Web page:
shoulder

[shohl-der]
|||

noun

verb (used with object)

verb (used without object)

to push with or as if with the shoulder: to shoulder through a crowd.

Idioms

    cry on someone's shoulder, to reveal one's problems to another person in order to obtain sympathy: Don't cry on my shoulder—this mess is your own fault.
    put one's shoulder to the wheel, to work energetically toward a goal; put forth effort: If we put our shoulders to the wheel, we'll be able to finish the job soon.
    rub shoulders with, to come into association with; mingle with: As a social worker in one of the worst slum areas, she rubs shoulders with the poor and the helpless.
    shoulder arms, Military.
    1. to place a rifle muzzle upward on the right or left shoulder, with the buttstock in the corresponding hand.
    2. the command to shoulder arms.
    shoulder to shoulder, side by side; with united effort: The volunteers worked shoulder to shoulder with the natives in harvesting the crops.
    straight from the shoulder, without evasion; directly; candidly: The lawyer told him straight from the shoulder that his case was weak.

Origin of shoulder

before 900; (noun) Middle English sholder, s(c)hulder, Old English sculdor; cognate with Dutch schouder, German Schulter; (v.) Middle English shulderen, derivative of the noun
Related formsout·shoul·der, verb (used with object)re·shoul·der, verb (used with object)un·shoul·dered, adjective

Synonyms for shoulder

Dictionary.com Unabridged Based on the Random House Unabridged Dictionary, © Random House, Inc. 2019

Related Words for shoulder

assume, accept, carry, bear, nudge, shove, press, elbow, thrust, bulldoze, hustle

Examples from the Web for shoulder

Contemporary Examples of shoulder

Historical Examples of shoulder

  • His arm was about her waist, and hers rested on his shoulder.

    Philothea

    Lydia Maria Child

  • He looked over her shoulder again, and saw that Shepler was waiting for her.

    The Spenders

    Harry Leon Wilson

  • He accordingly approached our hero, and tapped him on the shoulder.

    Brave and Bold

    Horatio Alger

  • He lifted Dennet on his shoulder, and bade her wave her parchment.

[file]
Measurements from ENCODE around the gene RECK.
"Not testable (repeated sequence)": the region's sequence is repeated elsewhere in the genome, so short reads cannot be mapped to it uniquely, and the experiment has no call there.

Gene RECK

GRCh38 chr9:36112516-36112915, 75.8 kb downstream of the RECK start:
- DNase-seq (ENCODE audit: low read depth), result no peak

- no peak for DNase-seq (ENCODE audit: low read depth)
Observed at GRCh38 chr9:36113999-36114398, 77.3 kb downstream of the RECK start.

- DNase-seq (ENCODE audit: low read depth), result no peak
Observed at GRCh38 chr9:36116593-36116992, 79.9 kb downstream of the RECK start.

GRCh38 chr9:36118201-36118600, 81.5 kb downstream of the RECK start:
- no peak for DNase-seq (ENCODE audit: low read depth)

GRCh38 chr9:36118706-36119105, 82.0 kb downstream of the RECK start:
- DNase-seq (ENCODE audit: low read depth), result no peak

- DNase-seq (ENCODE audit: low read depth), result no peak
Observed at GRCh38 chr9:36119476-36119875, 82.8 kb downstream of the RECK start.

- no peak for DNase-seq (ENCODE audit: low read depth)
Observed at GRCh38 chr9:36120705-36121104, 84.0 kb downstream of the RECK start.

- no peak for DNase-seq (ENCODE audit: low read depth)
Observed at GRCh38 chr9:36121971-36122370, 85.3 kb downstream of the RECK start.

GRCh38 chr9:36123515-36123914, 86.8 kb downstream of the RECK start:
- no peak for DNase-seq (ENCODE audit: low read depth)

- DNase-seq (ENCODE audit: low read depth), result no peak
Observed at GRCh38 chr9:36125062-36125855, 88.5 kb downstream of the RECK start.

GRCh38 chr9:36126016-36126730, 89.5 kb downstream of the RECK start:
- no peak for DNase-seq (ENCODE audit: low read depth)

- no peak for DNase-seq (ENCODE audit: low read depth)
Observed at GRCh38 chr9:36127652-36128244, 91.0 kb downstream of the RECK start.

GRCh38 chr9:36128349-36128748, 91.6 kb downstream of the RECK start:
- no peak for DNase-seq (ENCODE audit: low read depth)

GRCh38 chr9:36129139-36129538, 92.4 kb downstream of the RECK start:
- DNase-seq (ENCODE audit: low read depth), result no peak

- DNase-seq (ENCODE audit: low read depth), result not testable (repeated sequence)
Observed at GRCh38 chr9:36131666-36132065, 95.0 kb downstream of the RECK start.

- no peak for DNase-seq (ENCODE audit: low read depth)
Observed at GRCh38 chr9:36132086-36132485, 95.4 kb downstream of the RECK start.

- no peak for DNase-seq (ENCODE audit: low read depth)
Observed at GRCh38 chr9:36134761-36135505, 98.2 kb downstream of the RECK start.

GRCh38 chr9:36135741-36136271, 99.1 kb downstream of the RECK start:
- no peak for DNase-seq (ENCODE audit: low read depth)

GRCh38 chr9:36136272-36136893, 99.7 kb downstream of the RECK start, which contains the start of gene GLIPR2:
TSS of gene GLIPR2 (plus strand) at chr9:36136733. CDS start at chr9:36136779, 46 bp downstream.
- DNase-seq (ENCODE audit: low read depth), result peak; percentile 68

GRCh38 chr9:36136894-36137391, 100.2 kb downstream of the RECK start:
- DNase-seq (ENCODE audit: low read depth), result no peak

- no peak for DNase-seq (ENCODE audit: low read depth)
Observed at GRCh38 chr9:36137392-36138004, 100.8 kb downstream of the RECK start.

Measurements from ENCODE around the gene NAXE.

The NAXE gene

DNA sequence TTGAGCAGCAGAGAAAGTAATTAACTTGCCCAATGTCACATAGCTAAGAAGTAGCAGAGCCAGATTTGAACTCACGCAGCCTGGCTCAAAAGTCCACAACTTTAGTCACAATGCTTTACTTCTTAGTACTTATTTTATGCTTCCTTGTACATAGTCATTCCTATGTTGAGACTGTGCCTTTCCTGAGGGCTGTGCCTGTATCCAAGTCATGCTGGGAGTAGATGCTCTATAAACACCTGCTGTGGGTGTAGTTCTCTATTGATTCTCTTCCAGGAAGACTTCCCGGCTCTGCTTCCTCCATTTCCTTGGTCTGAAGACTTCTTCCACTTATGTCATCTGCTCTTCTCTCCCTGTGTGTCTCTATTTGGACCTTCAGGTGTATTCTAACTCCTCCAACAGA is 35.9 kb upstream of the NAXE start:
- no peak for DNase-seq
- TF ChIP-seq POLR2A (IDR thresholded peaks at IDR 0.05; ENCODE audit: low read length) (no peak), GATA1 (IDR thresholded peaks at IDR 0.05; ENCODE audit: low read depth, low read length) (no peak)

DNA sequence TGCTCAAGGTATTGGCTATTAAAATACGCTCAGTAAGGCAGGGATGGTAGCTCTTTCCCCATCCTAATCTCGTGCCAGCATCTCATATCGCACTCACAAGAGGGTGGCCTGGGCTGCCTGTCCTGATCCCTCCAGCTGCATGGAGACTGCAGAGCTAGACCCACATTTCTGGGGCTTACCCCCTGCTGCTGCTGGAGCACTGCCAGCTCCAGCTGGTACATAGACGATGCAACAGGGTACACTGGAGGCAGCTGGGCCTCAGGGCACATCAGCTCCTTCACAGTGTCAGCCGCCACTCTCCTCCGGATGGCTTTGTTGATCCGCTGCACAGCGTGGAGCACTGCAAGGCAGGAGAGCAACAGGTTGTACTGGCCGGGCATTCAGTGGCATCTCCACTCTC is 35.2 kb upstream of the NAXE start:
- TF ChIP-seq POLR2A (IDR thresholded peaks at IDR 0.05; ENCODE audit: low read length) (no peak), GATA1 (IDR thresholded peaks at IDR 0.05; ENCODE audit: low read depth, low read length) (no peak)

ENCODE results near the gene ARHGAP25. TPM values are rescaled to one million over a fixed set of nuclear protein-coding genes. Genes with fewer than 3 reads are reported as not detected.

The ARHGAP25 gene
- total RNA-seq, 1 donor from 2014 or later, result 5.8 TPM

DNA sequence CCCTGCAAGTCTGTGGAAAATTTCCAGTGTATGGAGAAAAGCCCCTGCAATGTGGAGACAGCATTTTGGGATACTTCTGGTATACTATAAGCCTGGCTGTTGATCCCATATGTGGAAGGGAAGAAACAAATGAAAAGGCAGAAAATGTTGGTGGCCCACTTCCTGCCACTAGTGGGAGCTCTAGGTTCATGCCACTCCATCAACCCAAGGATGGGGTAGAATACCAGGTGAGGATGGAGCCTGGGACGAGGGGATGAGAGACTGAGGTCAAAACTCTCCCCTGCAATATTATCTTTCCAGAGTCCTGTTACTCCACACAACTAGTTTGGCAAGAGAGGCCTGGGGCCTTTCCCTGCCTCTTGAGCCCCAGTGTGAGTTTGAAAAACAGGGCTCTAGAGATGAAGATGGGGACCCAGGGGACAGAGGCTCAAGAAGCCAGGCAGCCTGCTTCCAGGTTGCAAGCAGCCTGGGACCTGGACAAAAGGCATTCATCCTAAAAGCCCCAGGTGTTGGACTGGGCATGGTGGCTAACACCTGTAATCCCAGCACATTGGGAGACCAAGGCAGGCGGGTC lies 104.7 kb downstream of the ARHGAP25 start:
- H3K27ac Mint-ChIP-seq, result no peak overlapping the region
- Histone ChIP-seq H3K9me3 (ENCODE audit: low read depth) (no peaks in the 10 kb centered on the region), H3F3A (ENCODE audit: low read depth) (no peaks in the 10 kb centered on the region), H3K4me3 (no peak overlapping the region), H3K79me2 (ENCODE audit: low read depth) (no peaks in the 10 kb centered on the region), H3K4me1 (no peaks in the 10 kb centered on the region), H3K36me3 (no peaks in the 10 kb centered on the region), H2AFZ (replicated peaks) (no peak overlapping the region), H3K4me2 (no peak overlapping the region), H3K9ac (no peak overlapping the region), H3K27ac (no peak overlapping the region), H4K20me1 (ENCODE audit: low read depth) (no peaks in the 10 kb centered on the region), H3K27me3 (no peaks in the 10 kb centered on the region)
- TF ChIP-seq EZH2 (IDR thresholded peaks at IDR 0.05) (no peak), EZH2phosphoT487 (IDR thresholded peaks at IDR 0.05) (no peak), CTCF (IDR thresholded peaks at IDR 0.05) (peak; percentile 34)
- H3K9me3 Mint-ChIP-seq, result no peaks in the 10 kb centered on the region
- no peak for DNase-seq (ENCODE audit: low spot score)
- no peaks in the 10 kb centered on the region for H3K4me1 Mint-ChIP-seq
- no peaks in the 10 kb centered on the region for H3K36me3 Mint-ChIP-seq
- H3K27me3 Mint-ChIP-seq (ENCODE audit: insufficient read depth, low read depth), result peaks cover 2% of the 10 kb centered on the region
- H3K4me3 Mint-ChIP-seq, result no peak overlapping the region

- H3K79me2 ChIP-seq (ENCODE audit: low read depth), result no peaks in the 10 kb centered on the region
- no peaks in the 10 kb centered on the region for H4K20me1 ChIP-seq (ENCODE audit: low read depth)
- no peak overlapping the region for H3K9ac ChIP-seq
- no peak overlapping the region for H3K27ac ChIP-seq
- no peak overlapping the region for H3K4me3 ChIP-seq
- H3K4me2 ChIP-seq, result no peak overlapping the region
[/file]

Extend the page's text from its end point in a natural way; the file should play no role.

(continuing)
The Armourer's Prentices

    Charlotte M. Yonge

  • “Thou art a good-hearted lad,” said the alderman with a hand on his shoulder.

    The Armourer's Prentices

    Charlotte M. Yonge


British Dictionary definitions for shoulder

shoulder

noun

the part of the vertebrate body where the arm or a corresponding forelimb joins the trunk: the pectoral girdle and associated structures
the joint at the junction of the forelimb with the pectoral girdle
a cut of meat including the upper part of the foreleg
printing the flat surface of a piece of type from which the face rises
tanning the portion of a hide covering the shoulders and neck of the animal, usually including the cheeks
the part of a garment that covers the shoulder
anything that resembles a shoulder in shape or position
the strip of unpaved land that borders a road
engineering a substantial projection or abrupt change in shape or diameter designed to withstand thrust
photog the portion of the characteristic curve of a photographic material indicating the maximum density that can be produced on the material
jewellery the part of a ring where the shank joins the setting
a shoulder to cry on a person one turns to for sympathy with one's troubles
give someone the cold shoulder informal
  1. to treat someone in a cold manner; snub
  2. to ignore or shun someone
put one's shoulder to the wheel informal to work very hard
rub shoulders with See rub (def. 11)
shoulder to shoulder
  1. side by side or close together
  2. in a corporate effort

verb

(tr) to bear or carry (a burden, responsibility, etc) as if on one's shoulders
to push (something) with or as if with the shoulder
(tr) to lift or carry on the shoulders
shoulder arms military to bring the rifle vertically close to the right side with the muzzle uppermost and held at the trigger guard

Word Origin for shoulder

Old English sculdor; related to Old High German sculterra
Collins English Dictionary - Complete & Unabridged 2012 Digital Edition © William Collins Sons & Co. Ltd. 1979, 1986 © HarperCollins Publishers 1998, 2000, 2003, 2005, 2006, 2007, 2009, 2012

Word Origin and History for shoulder
n.

Old English sculdor "shoulder," from West Germanic *skuldro (cf. Middle Dutch scouder, Dutch schouder, Old Frisian skoldere, Middle Low German scholder, Old High German scultra, German Schulter), of unknown origin, perhaps related to shield (n.). Meaning "edge of the road" is attested from 1933. Cold shoulder (Neh. ix:29) translates Latin humerum recedentum dare in Vulgate (but see cold shoulder). Shoulder-length, of hair, is from 1951.

v.

c.1300, "to push with the shoulder," from shoulder (n.). Meaning "take a burden" first recorded 1580s. The military sense is from 1590s. Related: Shouldered; shouldering.

Online Etymology Dictionary, © 2010 Douglas Harper

shoulder in Medicine

shoulder

[shōldər]

n.

The joint connecting the arm with the torso.
The part of the human body between the neck and upper arm.
The American Heritage® Stedman's Medical Dictionary Copyright © 2002, 2001, 1995 by Houghton Mifflin Company. Published by Houghton Mifflin Company.

Idioms and Phrases with shoulder

shoulder

In addition to the idiom beginning with shoulder

  • shoulder to shoulder

also see:

  • broad shoulders
  • chip on one's shoulder
  • cold shoulder
  • cry on someone's shoulder
  • good head on one's shoulders
  • head and shoulders above
  • on one's shoulders
  • put one's shoulder to the wheel
  • rub elbows (shoulders) with
  • shrug one's shoulders
  • square one's shoulders
  • straight from the shoulder
  • weight of the world on one's shoulders
The American Heritage® Idioms Dictionary Copyright © 2002, 2001, 1995 by Houghton Mifflin Harcourt Publishing Company. Published by Houghton Mifflin Harcourt Publishing Company.